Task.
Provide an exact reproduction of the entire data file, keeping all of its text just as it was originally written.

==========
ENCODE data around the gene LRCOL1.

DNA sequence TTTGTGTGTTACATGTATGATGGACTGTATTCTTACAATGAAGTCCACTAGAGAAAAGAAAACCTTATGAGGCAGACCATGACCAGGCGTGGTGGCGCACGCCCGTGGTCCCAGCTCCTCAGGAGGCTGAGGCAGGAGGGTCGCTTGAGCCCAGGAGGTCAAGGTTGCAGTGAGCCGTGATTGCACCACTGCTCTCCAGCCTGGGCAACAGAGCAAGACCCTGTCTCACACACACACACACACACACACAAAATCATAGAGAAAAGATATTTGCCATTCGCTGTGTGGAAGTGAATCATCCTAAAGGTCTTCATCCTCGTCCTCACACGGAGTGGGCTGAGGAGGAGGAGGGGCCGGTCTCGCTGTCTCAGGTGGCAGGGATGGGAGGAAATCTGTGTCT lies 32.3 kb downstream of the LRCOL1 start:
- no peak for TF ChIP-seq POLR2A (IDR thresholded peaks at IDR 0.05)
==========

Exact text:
ENCODE data around the gene LRCOL1.

DNA sequence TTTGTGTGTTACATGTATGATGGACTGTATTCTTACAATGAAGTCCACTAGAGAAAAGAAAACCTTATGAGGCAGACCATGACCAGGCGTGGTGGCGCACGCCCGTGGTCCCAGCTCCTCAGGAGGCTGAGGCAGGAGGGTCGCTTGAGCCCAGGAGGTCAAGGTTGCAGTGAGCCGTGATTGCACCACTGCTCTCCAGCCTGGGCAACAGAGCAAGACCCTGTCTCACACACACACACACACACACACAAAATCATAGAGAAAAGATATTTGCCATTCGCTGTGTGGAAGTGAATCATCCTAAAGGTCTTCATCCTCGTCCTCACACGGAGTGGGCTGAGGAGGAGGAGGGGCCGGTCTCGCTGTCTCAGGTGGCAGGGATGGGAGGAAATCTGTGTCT lies 32.3 kb downstream of the LRCOL1 start:
- no peak for TF ChIP-seq POLR2A (IDR thresholded peaks at IDR 0.05)